How to know if you add value

A few years ago, I had a client who came to me with a problem he was having with one of his managers. This manager created chaos every time he gave her a project to lead. In this situation, she was about to start an extended absence for maternity leave. My client wanted to make sure that his team could take care of her projects while she was gone. This way, when she came back she could transition into her role without issues.

The first step was to dig into the reason she had a tendency to create so much chaos. It turns out that making drama around her projects made her feel valued – and she displayed this by creating tight deadlines, positioning herself as an expert in nearly every situation, and reiterating how important it was to have her involved in nearly every aspect of her projects.

Have you ever encountered a person like this? More importantly, to a certain degree, do you see yourself in this scenario? If so, then it’s time to assess how much you add value to the people and situations around you.

Here are three questions that will help you determine your value.

Will the business survive?

For those of you who work for large companies, the answer is yes. No doubt about it. The impact that you’re trying to make, however, is that you leave a positive lasting impression. Putting systems in place to not only help you do your job, but also help others who need to step into your shoes in your absence goes a long way to making sure you leave a lasting legacy as a problem solver.

On the other hand, for those of you who have given blood, sweat, and tears to grow your own business, this question is a little tougher. Understanding how you want your business to exist in the market helps to get perspective on the level of involvement you have in day-to-day decision-making. If you believe the business is an extension of you and it would cease to exist without you, then be prepared for it to struggle once you’re absent. An extended absence could be anything from a sudden illness to a family emergency, or even a retirement – because many times the retirement doesn’t stick. Taking the time to evaluate how your business will survive without you, even with a short-term absence, can go a long way in making sure that it can weather any situation that comes up.

Will they miss you?

Seth Godin’s recent blog post touched on this nicely by differentiating between what it means to leave a job and determine whether your colleagues will miss you when you’re gone, or simply notice that you’re gone. Once my client’s manager went on maternity leave, things seemed to calm down immediately. His team simplified projects, streamlined processes, and instinctively knew how to complete tasks. Department managers knew where to get the answers to their questions and things moved more smoothly. There was less anxiety in the air.  In hindsight, no one really missed her overbearing and controlling approach. Did they notice she was away?  You bet, but for all the wrong reasons.

If you don’t know whether others will miss you or simply notice your absence, try asking a simple question when you return.

How did it go while I was away?

The answer to this question will tell you plenty.

“Thanks to your planning, we met the deadline without any issues, but we sure missed your jokes at lunch.” You can feel confident that your contributions helped your team function without missing a beat in your absence.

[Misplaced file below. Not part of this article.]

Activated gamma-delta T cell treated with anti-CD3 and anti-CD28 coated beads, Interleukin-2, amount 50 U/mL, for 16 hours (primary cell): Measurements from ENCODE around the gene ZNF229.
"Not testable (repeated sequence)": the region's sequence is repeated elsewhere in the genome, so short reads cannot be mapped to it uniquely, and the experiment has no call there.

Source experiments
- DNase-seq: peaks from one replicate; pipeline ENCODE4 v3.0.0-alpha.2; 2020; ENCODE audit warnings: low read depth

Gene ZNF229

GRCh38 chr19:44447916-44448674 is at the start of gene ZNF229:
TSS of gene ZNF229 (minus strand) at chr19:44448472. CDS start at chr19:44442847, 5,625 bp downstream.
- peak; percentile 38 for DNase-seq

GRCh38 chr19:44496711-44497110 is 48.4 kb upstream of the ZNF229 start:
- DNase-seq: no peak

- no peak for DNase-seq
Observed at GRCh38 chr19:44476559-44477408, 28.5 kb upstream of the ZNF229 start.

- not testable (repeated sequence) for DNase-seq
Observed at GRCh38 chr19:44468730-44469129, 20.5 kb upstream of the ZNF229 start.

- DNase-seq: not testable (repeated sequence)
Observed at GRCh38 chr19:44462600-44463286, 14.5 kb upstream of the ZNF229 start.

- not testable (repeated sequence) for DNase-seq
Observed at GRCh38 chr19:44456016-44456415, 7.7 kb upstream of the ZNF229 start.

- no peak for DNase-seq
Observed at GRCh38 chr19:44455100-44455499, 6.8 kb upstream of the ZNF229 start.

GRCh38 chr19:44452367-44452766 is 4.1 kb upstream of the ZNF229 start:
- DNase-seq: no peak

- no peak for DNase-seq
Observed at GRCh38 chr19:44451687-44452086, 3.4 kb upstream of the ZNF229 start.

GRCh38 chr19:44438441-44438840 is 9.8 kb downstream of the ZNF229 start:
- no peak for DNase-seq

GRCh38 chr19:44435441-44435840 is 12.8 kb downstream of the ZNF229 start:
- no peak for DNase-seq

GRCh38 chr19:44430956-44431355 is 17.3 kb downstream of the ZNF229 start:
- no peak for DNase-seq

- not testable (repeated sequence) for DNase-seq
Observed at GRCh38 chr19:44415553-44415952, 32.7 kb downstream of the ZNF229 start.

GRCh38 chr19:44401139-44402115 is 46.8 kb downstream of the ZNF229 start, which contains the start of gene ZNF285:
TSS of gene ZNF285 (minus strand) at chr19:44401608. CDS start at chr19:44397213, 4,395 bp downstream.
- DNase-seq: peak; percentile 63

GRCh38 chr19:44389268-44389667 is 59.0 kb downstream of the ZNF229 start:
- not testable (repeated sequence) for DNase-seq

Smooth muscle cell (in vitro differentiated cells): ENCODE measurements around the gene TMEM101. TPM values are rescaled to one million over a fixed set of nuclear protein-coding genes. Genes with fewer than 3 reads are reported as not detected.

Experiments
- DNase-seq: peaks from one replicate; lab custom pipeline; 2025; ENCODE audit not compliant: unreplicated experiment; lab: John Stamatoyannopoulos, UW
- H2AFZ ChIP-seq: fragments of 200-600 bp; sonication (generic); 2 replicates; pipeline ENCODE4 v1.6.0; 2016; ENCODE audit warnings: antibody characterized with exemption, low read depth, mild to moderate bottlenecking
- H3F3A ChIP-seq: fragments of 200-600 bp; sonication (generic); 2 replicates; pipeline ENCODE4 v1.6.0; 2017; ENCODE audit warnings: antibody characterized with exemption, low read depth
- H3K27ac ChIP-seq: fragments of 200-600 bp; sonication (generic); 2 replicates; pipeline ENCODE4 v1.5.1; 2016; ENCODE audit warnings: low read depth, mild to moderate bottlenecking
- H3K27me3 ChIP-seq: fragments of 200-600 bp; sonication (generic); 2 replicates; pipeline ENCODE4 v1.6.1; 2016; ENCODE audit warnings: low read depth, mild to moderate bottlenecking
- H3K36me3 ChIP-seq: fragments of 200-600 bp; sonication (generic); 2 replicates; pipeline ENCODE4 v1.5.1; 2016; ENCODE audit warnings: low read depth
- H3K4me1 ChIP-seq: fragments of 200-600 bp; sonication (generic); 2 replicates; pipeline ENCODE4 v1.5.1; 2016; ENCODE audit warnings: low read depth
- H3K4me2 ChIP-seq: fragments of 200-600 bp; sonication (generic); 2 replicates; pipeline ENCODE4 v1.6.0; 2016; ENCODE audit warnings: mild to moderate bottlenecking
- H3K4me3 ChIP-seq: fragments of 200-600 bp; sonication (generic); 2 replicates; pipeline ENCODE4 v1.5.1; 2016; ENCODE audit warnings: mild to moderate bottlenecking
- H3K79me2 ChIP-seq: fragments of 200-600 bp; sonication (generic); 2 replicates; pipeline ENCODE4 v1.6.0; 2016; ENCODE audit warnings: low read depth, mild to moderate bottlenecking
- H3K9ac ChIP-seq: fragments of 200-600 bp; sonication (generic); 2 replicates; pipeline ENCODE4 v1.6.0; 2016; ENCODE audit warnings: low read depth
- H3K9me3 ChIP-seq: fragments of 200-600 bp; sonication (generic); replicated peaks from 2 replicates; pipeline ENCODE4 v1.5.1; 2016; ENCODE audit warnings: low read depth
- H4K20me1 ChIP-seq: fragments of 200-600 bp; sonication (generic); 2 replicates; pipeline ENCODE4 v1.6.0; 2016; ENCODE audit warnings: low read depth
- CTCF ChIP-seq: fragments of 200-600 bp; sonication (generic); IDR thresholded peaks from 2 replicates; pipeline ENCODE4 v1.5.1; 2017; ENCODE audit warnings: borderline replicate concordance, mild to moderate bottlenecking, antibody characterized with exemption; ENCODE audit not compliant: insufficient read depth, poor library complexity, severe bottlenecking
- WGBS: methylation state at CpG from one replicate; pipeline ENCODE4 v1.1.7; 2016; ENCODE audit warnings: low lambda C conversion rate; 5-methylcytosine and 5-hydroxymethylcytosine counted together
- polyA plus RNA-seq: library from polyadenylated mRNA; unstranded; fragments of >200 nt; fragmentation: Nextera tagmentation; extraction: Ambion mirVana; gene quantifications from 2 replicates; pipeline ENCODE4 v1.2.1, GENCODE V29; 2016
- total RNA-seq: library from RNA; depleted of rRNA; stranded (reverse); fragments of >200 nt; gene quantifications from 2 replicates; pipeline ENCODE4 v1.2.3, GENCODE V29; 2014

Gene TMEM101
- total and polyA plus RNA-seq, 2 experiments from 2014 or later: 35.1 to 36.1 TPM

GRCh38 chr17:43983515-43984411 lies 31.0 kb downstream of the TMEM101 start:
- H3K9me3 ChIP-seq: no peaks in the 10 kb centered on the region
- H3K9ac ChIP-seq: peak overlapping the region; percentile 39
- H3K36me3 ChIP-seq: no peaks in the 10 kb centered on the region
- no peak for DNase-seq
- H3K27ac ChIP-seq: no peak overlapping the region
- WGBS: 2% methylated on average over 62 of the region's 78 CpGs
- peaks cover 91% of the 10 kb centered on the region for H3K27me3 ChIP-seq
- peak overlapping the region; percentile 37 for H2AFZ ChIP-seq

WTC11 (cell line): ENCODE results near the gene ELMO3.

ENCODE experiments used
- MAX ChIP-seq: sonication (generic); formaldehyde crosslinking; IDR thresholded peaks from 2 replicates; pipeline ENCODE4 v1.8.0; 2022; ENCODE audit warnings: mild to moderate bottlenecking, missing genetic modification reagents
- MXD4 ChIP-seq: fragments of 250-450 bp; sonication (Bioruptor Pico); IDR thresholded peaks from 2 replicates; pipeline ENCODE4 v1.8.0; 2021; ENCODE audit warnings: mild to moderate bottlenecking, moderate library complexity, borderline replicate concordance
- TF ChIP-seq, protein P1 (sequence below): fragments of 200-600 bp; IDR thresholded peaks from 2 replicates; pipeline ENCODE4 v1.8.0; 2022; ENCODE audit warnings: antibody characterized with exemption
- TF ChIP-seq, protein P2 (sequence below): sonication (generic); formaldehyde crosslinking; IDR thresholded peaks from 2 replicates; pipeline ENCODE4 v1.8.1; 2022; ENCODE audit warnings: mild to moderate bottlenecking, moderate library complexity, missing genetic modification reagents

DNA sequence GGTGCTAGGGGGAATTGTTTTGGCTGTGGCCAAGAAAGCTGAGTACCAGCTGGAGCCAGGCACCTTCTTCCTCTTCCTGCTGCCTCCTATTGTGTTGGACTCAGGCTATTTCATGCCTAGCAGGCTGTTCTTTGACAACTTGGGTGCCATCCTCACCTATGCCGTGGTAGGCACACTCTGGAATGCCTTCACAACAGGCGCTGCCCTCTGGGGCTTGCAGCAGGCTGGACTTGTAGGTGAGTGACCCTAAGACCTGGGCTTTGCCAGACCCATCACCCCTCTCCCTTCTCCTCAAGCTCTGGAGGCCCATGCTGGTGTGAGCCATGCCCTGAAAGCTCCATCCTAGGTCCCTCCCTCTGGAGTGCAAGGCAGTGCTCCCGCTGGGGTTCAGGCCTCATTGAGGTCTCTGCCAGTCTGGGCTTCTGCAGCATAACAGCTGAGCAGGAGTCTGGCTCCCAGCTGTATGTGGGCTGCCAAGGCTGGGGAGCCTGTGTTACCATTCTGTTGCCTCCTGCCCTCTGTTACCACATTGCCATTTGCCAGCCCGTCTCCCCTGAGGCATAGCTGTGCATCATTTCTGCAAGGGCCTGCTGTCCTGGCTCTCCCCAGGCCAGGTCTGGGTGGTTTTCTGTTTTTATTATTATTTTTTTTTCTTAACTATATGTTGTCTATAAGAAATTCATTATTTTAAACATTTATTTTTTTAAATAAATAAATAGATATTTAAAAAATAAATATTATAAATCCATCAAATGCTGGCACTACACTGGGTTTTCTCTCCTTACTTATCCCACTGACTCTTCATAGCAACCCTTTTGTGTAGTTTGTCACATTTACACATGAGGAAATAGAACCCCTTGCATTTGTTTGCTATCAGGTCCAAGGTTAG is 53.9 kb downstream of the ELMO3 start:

“It was pretty quiet and we actually got a lot done while you were gone thanks to Bob’s workaround.” You may be on the receiving end of a hard truth.

This is the moment you want to evaluate your approach and see how it compares to the solutions used in your absence. Having the self-awareness to learn how to contribute smarter, not louder, will go a long way in building your personal brand as an indispensable leader.

Do your contributions add value?

Let’s circle back to my client’s manager. She returned from maternity leave and picked up her projects again. She dismantled all the progress her colleagues made, and went right back to being disruptive. This time she added one more request. She now needed additional staff to help her “fix” everything that fell apart in her absence. This was her way of angling for more authority. The short answer was no, there was no budget for that.

My client realized that if he continued to let his manager disrupt important projects, his statistics would take a hit and he didn’t want to lose that momentum. In the end, he moved her to a position focused on evaluating data. It had little interaction and dependence on other people. This helped her adjust to returning to work after her extended absence. He then slowly reintroduce projects when she was better able to handle the workload.

The drama she created made her valuable in her eyes, but to everyone else it was disruptive. If the only objective of showing up in your job is to promote yourself, then you’re missing the point. You want to leave a legacy, contribute to a bigger vision, and succeed on a much bigger scale. Spend your time creating situations where the others around you also benefit. They will miss you, not only for your accomplishments, but also for how you helped others succeed. That’s how you create a powerful personal brand.

 

Christina Holloway is a leadership development and business coach. She helps executives and entrepreneurs grow their companies faster, create results-driven teams, and increase profitability. She is a member of the Forbes Coaches Council, and has been featured in The Huffington PostAddicted2Success and Fast Company. If you’re interested in working with Christina, take a look at her strategy sessions and contact her to get started.

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